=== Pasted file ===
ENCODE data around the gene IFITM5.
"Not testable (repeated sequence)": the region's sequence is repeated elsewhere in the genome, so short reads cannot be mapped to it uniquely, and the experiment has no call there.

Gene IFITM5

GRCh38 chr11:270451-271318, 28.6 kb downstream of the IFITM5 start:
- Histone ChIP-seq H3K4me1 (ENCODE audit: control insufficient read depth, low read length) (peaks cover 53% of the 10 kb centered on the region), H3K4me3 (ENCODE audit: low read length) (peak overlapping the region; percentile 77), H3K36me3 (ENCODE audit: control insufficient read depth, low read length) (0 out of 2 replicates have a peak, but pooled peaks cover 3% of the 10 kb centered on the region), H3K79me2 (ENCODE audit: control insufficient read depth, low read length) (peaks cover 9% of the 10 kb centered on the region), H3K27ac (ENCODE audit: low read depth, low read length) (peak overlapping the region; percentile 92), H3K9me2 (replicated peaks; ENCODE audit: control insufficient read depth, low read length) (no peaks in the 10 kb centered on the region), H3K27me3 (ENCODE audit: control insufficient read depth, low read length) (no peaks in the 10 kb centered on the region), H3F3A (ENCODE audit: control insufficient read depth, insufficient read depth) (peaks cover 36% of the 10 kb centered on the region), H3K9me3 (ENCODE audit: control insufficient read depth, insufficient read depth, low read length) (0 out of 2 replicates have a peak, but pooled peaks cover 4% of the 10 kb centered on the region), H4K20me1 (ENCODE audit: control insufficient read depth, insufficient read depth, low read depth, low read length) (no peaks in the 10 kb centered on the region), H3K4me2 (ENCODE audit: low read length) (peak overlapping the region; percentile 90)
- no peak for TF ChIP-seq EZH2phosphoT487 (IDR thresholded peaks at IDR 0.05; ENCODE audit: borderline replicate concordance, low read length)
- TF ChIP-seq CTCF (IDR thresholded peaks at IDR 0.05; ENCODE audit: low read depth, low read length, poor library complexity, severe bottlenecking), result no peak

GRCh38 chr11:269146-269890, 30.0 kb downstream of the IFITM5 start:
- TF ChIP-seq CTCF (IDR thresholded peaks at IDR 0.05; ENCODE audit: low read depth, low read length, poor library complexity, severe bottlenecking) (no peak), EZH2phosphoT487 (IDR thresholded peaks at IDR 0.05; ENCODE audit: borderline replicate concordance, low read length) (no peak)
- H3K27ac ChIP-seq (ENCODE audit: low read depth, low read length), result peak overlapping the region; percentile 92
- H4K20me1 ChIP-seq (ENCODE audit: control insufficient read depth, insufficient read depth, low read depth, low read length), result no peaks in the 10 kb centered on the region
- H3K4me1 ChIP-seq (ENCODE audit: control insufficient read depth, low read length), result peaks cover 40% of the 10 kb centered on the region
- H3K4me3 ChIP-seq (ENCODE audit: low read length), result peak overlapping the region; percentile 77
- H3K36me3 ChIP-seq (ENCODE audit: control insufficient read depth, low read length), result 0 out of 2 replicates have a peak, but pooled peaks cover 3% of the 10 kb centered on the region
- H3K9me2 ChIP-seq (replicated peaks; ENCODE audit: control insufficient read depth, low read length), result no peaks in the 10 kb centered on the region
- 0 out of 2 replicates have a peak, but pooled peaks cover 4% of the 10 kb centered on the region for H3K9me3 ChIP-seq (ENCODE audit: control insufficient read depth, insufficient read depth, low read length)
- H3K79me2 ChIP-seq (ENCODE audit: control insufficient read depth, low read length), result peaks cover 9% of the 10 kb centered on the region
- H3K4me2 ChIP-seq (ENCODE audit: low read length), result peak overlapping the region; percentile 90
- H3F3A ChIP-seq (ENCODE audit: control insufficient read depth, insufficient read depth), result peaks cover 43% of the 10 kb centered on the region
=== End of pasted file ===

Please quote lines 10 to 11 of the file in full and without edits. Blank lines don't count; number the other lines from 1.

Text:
- H3K27ac ChIP-seq (ENCODE audit: low read depth, low read length), result peak overlapping the region; percentile 92
- H4K20me1 ChIP-seq (ENCODE audit: control insufficient read depth, insufficient read depth, low read depth, low read length), result no peaks in the 10 kb centered on the region